Portrait in Sepia is the second book of the unusual trilogy that started with Daughter of Fortune and ends with House of Spirits. Aurora Del Valle decides to write her story and the experiences of the people around her. Aurora grew up with her paternal grandmother, Paulina Del Valle. The events take place between 1862 and 1910.
Paulina Del Valle was not the end-of-the-19th –century typical woman. She had a keen sense of business and made a deal with her husband to have her own bank account in England with the profit her business ventures brought. In a time when women depended completed of the closest male relative this was extraordinary.
Aurora grew up with this model of feminism. With time Aurora was able to become an avant garde woman herself. It is true that the beginning of the 20th century looked promising for women as some rules were relaxed, still it was not well accepted that a woman worked outside the house, had a trade, and even worse, had a lover while still married (divorce did not exist back then).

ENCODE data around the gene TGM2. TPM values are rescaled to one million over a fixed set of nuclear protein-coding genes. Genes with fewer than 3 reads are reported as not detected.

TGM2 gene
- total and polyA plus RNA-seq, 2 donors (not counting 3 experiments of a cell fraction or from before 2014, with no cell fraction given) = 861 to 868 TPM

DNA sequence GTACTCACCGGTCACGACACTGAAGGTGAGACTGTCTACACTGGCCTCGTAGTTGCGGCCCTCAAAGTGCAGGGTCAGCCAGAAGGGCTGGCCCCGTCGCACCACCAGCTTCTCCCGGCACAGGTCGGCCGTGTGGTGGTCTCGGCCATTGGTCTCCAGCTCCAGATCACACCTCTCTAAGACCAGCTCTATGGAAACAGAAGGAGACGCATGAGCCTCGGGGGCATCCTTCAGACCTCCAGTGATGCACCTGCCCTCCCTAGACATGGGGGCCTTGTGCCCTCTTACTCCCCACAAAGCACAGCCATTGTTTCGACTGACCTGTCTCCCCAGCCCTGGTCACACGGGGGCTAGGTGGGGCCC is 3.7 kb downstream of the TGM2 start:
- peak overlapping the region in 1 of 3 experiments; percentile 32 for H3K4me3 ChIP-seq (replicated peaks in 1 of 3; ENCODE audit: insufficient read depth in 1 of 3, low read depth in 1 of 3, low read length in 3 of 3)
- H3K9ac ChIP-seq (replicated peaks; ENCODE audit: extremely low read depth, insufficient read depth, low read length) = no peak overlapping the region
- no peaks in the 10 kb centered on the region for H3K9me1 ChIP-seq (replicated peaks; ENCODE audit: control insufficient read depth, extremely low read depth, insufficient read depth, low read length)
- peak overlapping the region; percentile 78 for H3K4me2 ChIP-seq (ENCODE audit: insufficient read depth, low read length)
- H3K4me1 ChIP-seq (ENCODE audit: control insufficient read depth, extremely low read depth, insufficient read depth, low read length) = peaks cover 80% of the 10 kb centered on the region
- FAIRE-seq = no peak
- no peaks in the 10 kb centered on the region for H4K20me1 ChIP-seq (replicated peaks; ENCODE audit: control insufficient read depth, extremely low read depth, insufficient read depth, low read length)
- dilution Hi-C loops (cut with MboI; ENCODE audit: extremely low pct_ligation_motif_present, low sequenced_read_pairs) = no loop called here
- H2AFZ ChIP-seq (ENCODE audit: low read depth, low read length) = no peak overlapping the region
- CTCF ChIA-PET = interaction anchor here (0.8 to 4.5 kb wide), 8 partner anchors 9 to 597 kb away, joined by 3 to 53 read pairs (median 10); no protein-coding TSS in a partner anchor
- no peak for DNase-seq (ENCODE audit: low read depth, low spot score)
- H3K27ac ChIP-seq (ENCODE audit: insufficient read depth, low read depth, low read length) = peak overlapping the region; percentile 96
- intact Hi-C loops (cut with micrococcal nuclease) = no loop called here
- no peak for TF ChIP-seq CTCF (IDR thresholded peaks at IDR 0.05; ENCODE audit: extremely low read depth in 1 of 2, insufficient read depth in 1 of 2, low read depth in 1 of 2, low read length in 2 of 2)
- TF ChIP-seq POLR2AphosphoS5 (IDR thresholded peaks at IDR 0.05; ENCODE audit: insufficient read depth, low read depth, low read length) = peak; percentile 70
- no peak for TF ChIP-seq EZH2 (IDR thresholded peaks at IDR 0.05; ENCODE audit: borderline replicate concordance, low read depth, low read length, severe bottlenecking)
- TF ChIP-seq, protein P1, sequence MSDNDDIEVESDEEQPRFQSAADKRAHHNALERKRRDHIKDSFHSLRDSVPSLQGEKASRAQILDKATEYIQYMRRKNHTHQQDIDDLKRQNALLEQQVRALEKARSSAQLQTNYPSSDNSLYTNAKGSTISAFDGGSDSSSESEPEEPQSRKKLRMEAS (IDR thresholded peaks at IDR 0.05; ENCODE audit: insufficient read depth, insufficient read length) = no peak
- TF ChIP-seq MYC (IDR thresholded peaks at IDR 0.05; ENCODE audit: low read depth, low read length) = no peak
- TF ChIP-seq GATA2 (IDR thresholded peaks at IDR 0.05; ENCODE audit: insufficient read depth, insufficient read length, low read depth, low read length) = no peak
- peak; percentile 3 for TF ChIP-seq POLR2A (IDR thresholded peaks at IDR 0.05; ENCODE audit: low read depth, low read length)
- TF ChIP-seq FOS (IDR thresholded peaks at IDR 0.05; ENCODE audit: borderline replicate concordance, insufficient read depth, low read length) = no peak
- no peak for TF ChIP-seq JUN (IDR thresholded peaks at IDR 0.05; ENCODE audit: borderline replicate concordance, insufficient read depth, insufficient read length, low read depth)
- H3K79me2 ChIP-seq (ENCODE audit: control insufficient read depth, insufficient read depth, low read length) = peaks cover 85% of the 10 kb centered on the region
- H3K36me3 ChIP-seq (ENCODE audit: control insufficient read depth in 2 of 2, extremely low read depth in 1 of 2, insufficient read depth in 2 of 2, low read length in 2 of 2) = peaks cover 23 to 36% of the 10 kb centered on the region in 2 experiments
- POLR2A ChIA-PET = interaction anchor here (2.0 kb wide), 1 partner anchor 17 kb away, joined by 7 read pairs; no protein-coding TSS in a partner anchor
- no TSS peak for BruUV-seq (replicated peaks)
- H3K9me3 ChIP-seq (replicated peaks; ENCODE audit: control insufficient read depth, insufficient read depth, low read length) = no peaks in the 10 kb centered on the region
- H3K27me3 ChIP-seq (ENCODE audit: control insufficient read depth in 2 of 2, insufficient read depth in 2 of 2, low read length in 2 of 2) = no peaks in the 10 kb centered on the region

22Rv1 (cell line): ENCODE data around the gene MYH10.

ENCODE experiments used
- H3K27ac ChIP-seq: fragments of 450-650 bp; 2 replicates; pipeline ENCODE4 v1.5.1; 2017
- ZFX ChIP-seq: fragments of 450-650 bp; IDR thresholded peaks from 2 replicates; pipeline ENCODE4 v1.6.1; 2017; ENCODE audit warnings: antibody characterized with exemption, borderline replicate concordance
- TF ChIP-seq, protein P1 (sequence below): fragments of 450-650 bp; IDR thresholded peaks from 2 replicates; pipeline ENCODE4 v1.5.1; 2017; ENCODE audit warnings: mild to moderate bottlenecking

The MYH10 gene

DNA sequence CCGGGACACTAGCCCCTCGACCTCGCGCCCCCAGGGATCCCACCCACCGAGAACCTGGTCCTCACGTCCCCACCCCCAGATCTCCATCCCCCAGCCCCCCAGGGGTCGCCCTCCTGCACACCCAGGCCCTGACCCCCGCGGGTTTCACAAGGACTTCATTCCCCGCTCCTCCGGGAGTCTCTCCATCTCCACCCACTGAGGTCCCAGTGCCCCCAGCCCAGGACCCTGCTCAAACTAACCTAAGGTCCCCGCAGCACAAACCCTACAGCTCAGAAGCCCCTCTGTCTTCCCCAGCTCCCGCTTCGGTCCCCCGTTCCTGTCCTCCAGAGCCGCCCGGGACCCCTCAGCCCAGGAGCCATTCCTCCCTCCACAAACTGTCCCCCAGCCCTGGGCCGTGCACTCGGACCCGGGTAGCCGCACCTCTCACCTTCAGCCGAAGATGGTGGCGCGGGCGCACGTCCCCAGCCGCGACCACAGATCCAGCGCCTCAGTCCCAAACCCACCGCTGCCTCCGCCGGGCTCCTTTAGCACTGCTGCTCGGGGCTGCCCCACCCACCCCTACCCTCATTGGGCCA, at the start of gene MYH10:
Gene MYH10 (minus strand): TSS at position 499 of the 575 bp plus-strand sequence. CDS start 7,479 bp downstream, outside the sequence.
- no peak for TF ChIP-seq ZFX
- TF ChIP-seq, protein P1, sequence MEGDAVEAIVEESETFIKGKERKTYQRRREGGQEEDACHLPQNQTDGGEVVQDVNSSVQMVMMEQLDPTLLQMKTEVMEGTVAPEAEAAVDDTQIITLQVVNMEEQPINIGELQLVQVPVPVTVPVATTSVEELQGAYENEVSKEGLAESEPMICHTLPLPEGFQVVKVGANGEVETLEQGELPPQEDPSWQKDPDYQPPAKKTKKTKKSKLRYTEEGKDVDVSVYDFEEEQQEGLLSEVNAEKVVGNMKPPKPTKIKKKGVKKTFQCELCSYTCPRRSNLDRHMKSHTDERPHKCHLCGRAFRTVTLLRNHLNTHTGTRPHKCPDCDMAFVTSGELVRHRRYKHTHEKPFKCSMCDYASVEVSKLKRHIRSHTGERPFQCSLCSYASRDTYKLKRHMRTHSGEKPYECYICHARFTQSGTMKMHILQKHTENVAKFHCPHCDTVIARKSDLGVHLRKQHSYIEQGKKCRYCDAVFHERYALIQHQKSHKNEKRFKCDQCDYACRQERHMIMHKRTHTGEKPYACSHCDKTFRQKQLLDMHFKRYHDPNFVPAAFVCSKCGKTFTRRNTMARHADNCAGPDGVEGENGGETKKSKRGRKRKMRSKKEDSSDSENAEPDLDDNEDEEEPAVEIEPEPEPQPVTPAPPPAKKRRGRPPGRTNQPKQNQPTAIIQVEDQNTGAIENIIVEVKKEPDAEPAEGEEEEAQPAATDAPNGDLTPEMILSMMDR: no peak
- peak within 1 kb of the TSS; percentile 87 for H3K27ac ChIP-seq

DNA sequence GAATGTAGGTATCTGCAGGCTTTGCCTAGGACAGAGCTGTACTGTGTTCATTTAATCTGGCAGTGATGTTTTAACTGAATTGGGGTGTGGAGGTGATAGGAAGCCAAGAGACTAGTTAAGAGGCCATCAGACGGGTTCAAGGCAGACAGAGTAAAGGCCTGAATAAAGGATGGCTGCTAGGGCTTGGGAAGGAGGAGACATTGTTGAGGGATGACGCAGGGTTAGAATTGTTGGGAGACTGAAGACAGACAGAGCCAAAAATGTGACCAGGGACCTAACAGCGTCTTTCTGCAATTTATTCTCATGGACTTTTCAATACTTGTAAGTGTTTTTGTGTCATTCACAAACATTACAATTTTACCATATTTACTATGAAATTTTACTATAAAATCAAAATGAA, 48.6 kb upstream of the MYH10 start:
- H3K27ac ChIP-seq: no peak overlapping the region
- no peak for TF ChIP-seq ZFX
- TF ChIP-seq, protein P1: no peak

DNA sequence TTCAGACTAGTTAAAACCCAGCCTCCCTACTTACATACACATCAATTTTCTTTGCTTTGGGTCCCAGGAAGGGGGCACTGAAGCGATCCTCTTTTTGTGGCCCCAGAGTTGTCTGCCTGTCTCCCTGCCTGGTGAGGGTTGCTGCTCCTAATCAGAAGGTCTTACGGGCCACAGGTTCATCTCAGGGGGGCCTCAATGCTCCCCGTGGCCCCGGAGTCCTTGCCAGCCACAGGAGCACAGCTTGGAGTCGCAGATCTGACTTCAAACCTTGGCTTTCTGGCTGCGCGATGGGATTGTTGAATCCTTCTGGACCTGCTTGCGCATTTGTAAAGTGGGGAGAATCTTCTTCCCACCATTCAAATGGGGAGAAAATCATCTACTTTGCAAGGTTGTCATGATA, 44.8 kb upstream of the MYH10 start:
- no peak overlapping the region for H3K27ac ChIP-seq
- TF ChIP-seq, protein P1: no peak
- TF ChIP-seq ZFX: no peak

Portrait in Sepia starts in San Francisco, specifically in Chinatown. Isabel Allende, once more, makes a great job of describing the smells, people’s physical appearance in a way that immediately transported me to where the scene was taking place. From San Francisco, Aurora and Paulina traveled to Europe, and after Paulina’s husband death, back to Chile permanently. Once in Chile, Ms. Allende takes the reader somewhere south of Santiago (I suspect to the Puerto Montt area) where the landscape was generous and paradisiacal.
The connection to the next book, House of Spirits, is a subtle one. Rosa and Clara, Nivea and Severo’s daughters (two of the main characters in House of Spirits) are mentioned once in Portrait in Sepia. I remember when I read this passage the first time. I became a little dizzy with the realization that I was being taken back to where everything started.
This book is available in paperback..
Beauty and use of language:★★★★